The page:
Vintage NASA – ‘Dust swirls above the Hellas Basin’. Hellas yes!

Mariner 9 arrived at Mars in 1971 – the first spacecraft to orbit the Red Planet. Scientists were anxious to study the crisp new pictures it was expected to send back. Much of Mars had never been seen in any detail, and Mariner 9 would lift the veil at last.

Their feelings must have been mixed indeed when the first images arrived at mission control and revealed …. a world-wide haze. The surface of the entire planet was hidden by the biggest dust storm anyone had ever seen! Only Olympus Mons, a giant volcano 24 kilometers high, peeked above the clouds.

After a month the dust settled and Mariner 9 mapped the Red Planet with great success. Scientists have since learned that huge dust storms, dwarfing desert dust clouds on Earth, are fairly common on Mars. The Mariner 9 event still holds the record as the thickest and longest-lasting we have observed – but perhaps not for long.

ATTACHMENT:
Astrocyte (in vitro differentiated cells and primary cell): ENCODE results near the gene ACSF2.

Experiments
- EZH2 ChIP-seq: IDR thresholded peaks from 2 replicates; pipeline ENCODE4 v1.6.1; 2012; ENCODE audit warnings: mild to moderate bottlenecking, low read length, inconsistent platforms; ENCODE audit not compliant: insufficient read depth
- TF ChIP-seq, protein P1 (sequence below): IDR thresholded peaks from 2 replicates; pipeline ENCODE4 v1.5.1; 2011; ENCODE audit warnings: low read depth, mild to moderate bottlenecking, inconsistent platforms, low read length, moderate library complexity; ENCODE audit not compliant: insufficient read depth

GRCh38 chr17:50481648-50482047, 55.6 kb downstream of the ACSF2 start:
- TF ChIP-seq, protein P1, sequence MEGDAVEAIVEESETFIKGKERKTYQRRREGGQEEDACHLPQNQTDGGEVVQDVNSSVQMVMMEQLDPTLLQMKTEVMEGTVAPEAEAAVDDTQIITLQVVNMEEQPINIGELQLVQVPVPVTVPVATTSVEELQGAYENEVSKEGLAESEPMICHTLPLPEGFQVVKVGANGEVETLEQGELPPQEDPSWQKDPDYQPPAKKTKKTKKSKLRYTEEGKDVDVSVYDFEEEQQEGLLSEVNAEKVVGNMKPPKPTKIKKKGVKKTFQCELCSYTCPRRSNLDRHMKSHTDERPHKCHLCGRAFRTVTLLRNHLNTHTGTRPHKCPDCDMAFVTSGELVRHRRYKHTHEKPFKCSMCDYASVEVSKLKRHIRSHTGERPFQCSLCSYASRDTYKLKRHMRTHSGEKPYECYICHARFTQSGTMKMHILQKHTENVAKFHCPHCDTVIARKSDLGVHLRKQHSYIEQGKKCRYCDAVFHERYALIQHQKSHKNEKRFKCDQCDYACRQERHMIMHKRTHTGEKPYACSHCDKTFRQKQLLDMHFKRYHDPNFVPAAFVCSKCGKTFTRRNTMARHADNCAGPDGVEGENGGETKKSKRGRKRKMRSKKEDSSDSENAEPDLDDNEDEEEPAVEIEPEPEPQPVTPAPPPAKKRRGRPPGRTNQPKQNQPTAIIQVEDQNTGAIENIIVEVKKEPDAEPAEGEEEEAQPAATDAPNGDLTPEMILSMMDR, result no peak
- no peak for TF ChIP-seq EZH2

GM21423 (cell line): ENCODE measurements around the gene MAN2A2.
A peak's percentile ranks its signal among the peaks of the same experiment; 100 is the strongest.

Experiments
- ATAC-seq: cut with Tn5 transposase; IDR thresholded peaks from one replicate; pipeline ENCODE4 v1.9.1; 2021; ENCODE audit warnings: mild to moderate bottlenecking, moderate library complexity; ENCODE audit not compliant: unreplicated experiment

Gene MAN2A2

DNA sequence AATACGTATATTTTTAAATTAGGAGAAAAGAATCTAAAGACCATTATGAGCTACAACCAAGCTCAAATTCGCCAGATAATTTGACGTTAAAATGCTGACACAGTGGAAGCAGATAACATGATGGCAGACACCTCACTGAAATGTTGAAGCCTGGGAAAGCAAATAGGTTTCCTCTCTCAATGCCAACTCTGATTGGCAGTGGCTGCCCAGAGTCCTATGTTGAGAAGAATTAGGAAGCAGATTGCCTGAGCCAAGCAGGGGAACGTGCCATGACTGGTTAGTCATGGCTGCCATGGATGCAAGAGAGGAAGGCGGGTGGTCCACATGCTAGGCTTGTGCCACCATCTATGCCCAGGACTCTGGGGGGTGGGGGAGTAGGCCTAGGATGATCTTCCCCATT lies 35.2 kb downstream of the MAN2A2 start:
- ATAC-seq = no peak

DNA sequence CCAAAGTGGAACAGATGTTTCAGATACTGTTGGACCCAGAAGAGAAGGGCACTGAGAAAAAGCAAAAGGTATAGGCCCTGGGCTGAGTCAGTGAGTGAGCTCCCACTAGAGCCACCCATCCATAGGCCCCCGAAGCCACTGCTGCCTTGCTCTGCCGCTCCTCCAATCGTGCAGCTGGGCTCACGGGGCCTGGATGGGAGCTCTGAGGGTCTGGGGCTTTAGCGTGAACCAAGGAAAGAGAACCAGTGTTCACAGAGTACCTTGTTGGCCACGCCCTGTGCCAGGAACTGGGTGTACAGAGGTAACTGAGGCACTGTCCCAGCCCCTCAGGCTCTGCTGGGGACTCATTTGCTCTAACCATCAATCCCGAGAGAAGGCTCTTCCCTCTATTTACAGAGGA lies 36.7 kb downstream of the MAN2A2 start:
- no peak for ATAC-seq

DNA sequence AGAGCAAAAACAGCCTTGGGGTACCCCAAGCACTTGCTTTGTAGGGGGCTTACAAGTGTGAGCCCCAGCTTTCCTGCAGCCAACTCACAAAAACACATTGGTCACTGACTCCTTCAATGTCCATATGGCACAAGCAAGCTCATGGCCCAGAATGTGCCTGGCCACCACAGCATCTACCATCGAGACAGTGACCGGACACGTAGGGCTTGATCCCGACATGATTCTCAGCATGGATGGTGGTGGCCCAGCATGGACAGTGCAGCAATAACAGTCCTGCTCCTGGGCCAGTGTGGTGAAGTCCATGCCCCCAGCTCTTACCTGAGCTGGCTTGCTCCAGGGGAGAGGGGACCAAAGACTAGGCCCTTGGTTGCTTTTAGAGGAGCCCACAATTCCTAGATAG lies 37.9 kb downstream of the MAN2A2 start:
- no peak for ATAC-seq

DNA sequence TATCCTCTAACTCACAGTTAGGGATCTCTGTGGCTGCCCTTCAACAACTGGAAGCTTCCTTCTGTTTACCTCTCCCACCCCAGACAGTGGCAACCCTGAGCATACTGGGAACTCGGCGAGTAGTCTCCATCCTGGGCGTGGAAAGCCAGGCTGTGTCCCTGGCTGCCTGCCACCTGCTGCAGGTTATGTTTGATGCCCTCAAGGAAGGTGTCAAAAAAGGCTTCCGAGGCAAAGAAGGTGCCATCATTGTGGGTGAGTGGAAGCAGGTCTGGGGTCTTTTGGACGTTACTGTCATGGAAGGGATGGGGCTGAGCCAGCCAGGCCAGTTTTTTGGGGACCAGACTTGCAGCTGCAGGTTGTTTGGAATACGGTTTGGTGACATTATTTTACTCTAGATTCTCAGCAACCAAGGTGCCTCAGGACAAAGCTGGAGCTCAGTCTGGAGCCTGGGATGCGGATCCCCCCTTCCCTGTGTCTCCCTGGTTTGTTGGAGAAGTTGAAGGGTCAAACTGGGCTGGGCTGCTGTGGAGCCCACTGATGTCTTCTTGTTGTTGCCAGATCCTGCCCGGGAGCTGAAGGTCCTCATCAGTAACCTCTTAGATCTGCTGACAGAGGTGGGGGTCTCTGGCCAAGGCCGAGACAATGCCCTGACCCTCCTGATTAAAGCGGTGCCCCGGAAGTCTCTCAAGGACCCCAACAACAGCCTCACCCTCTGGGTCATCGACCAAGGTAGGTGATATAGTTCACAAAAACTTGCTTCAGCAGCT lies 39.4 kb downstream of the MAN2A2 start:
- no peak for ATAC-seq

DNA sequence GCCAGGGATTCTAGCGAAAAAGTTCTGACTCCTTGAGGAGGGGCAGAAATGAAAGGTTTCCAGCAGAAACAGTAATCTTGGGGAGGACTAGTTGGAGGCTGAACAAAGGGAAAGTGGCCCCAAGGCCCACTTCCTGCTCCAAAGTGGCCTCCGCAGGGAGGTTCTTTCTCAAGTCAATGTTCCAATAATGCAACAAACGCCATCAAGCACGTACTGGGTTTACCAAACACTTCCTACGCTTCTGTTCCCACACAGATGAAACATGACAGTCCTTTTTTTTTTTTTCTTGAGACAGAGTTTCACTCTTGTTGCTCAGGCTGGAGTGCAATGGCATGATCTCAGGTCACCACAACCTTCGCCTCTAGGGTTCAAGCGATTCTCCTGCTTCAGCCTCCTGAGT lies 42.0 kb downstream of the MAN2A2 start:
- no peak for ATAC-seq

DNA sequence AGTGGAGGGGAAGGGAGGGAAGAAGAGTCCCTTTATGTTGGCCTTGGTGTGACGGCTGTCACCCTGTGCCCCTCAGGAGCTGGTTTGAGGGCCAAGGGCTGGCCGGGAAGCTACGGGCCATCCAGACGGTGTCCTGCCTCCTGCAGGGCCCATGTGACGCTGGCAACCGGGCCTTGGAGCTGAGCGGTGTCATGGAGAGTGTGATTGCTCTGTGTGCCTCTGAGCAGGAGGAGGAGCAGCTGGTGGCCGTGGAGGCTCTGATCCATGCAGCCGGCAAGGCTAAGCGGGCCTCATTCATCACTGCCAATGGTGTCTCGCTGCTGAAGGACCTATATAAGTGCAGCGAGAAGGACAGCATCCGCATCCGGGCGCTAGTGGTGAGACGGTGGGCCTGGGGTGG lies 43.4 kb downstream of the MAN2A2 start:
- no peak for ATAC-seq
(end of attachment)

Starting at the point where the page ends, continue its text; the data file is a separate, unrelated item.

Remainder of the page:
On June 26, 2001, the Hubble Space Telescope spotted a dust storm brewing in Hellas Basin on Mars. A day later the storm “exploded” and became a global event.

Source: NASA 2001, Planet Gobbling Dust Storms.

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